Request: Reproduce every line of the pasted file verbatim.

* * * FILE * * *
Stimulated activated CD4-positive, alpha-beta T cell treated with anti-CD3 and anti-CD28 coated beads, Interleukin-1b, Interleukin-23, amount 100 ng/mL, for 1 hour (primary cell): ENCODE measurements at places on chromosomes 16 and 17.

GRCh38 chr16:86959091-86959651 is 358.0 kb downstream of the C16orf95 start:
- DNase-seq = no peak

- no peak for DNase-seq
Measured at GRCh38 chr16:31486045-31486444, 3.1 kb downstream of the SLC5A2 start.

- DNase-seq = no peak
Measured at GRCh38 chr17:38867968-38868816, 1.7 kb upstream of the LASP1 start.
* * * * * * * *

Stimulated activated CD4-positive, alpha-beta T cell treated with anti-CD3 and anti-CD28 coated beads, Interleukin-1b, Interleukin-23, amount 100 ng/mL, for 1 hour (primary cell): ENCODE measurements at places on chromosomes 16 and 17.

GRCh38 chr16:86959091-86959651 is 358.0 kb downstream of the C16orf95 start:
- DNase-seq = no peak

- no peak for DNase-seq
Measured at GRCh38 chr16:31486045-31486444, 3.1 kb downstream of the SLC5A2 start.

- DNase-seq = no peak
Measured at GRCh38 chr17:38867968-38868816, 1.7 kb upstream of the LASP1 start.